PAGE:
Software Patents Get Rare Look From U.S. Supreme Court

The U.S. Supreme Court grappled with the standards for software patents, considering the issue for the first time in decades in a case that has divided the computer industry.

Moving from questions about computer code to hypothetical examples involving King Tut and Archimedes, the justices spent an hour-long argument today searching for principles to govern hundreds of thousands of patents that have a software component. Although several justices suggested skepticism about disputed financial-services patents owned by an Australian company, the session ended with no clear consensus on broader principles.

The case has drawn in dozens of companies. Retailers and Internet businesses including Google Inc. (GOOG) say the court should help weed out baseless royalty demands over common ideas such as e-commerce or web hosting. Software makers led by Microsoft Corp. (MSFT) say overly strict limits on patents would reduce incentives to develop cutting-edge programs that detect when a car airbag should deploy or let people alter photographs.

Justice Stephen Breyer likened the court’s task to Odysseus’s journey in Greek mythology between two sea monsters, Scylla and Charybdis. The court is “sailing between these two serious harms,” he said.

Limiting Risk

The case concerns claims that CLS Bank International, a New York-based provider of settlement services, infringed patents owned by Melbourne-based Alice Corp. The patents cover a computerized system for using an intermediary to limit the risk that one party to a derivative trade will renege on its obligations.

CLS says Alice’s patents run afoul of Supreme Court decisions that say abstract ideas aren’t entitled to legal protection. Alice, which is partially owned by National Australia Bank Ltd. (NAB), said the abstract-idea exception to patent eligibility is a narrow one.

Justice Ruth Bader Ginsburg suggested that Alice’s argument was doomed by a 2010 Supreme Court decision that limited patents on business methods by rejecting a proposed patent on a system for hedging energy trades. She asked Alice’s lawyer, Carter Phillips, how his client’s idea was any “less abstract than hedging.”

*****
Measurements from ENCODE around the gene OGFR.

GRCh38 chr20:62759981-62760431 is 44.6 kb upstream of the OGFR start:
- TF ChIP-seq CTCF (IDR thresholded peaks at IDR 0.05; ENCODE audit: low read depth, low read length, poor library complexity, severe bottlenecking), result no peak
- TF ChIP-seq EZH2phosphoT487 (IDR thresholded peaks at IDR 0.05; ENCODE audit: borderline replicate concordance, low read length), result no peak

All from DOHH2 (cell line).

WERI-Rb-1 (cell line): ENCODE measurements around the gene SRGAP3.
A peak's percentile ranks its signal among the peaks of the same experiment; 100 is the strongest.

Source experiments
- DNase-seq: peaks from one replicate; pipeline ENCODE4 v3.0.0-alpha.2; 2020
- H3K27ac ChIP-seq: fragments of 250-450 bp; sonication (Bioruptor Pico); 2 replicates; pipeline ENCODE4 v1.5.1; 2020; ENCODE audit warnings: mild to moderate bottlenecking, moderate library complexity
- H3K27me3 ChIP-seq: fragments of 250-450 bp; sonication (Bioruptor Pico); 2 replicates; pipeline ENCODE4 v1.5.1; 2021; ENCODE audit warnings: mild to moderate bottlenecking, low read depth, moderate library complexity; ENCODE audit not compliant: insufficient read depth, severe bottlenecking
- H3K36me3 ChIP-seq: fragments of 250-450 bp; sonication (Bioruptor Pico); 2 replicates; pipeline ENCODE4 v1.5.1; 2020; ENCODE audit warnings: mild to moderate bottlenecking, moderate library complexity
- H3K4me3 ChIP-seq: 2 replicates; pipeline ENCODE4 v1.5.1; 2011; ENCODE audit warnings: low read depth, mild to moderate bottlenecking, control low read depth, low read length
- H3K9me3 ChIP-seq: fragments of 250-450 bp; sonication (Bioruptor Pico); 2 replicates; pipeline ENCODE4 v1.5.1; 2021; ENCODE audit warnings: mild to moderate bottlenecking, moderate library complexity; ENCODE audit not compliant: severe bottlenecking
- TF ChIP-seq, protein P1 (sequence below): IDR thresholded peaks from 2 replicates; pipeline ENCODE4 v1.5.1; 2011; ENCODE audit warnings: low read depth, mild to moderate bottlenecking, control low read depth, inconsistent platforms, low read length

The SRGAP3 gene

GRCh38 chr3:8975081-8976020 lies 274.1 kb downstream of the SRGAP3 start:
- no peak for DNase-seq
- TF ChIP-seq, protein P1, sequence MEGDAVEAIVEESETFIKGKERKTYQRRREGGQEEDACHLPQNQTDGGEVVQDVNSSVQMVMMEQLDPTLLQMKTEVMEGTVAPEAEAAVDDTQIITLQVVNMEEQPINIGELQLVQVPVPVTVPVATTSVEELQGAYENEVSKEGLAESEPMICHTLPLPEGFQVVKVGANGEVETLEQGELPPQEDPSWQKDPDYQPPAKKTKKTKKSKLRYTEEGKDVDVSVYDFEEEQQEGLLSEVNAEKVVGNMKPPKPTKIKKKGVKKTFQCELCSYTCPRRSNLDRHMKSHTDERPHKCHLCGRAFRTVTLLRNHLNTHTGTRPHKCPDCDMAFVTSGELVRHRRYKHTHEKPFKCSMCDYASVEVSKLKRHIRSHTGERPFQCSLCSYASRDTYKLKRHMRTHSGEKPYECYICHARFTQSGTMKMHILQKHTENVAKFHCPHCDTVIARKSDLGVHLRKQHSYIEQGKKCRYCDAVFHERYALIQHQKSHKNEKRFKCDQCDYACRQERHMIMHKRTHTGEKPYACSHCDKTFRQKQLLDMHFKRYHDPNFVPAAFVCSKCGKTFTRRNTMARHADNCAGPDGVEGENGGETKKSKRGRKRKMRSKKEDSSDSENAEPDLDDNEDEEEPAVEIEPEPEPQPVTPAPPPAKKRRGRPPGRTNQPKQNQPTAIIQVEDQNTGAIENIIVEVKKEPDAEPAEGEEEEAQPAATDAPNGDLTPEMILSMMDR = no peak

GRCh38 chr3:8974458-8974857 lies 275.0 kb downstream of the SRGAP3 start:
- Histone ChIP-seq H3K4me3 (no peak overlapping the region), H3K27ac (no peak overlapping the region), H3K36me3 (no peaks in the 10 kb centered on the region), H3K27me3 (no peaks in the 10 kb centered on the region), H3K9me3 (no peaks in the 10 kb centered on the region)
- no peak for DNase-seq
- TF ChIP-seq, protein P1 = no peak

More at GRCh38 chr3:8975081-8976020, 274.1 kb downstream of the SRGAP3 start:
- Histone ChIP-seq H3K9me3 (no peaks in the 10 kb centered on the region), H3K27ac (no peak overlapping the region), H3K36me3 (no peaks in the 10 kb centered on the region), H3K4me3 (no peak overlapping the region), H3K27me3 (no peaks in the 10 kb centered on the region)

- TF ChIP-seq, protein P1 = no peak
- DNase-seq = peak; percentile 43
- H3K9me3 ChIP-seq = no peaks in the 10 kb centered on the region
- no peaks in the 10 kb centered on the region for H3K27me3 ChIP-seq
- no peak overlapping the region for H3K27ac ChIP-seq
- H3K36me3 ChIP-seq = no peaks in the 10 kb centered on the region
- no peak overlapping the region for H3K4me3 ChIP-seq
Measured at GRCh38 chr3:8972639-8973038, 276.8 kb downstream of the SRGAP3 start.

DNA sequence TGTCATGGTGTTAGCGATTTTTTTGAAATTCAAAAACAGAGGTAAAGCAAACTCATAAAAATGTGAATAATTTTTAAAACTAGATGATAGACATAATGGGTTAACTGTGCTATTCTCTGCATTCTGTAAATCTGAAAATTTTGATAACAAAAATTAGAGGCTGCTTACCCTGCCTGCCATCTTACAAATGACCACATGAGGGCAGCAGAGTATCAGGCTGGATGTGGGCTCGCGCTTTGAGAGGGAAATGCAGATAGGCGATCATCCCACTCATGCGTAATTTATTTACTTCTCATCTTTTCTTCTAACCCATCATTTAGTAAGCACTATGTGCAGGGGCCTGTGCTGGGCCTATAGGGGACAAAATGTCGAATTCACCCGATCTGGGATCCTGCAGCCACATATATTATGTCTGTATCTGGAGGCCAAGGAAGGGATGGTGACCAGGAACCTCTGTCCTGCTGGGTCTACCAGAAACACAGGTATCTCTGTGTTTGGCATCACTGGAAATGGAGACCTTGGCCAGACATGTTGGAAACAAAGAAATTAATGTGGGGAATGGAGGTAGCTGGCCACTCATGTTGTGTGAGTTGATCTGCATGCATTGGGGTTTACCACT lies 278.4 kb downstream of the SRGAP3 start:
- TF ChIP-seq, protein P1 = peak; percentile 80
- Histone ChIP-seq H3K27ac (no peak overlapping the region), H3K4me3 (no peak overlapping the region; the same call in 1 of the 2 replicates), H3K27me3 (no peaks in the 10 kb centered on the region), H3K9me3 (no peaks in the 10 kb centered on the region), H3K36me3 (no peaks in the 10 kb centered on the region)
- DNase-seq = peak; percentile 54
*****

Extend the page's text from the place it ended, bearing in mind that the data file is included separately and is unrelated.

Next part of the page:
Other justices were similarly skeptical. Justice Anthony Kennedy said a group of college engineering students could probably write the computer code for Alice’s idea over a weekend.

‘Fairly Easy’

“My guess is that that would be fairly easy to program,” he said.

Breyer took the court on a journey through the ancient world and his own youth as he pressed Phillips to explain what was so innovative about the Alice idea. Describing Alice’s idea as merely ensuring that someone didn’t become insolvent, Breyer said it was like a man with an abacus telling King Tut he had given away more of his gold than he has in storage.

“Or my mother, who used to look at my checkbook,” he said. “When she saw that, in fact, I had written more checks than I had in the account, she would grab it,” he said. Breyer later invoked the ancient Greek scientist Archimedes in his questioning.

Phillips said the patents covered a system that “actually blocks specific transactions” that otherwise “would violate the terms of the settlement that would ultimately be implemented.”

‘Well Understood’

The lawyer for CLS, Mark Perry, told the justices the Alice patents “don’t claim anything that was not conventional, well-understood and routine.”

Perry told the justices they didn’t need to do more than apply two recent rulings, the business-methods case and a 2012 ruling limiting patents on diagnostic medical tests.

The Obama administration is urging the court to issue a broader ruling that would put new limits on the availability of software patents. Solicitor General Donald Verrilli told the court that software was eligible for patenting only if it “improved the functioning of the computer technology” or “is used to improve another technology.”

Verrilli urged the court to provide “clarity” to examiners in the U.S. Patent and Trademark Office. The office in recent years has tightened the standards it uses when reviewing software patent applications.

Chief Justice John Roberts was skeptical, saying the government had offered a “non-exhaustive” list of six considerations for patent examiners to weigh.

Greater Clarity

“I’m just doubtful that that’s going to bring about greater clarity and certainty,” Roberts said.

The Supreme Court has never directly said that software can be patented, although cases in the 1970s and 1980s involved software-related inventions.

The case involves the basic question of eligibility for patent protection. Other parts of the Patent Act impose additional requirements, including novelty and usefulness.

Software has both transformed society and been the source of a rise in patent litigation. The Government Accountability Office last year estimated that almost half of all patent lawsuits filed from 2007 to 2011 involved software.

The issue splintered the appeals court charged with interpreting U.S. patent law. In the Alice-CLS case, 10 judges of the U.S. Court of Appeals for the Federal Circuit, in a May 2013 decision, issued six opinions covering 125 pages.

Alice’s patents are under fire even from companies that say that software generally should be eligible for legal protection. Microsoft, Adobe Systems Inc. and Hewlett-Packard Co. (HPQ) filed a brief urging the court to rule against Alice, even while setting a low bar for patent eligibility in other cases.

The case, which the Supreme Court will resolve by July, is Alice v. CLS Bank International, 13-298.

To contact the reporter on this story: Greg Stohr in Washington at gstohr@bloomberg.net

To contact the editors responsible for this story: Patrick Oster at poster@bloomberg.net Mark McQuillan, Steven Komarow

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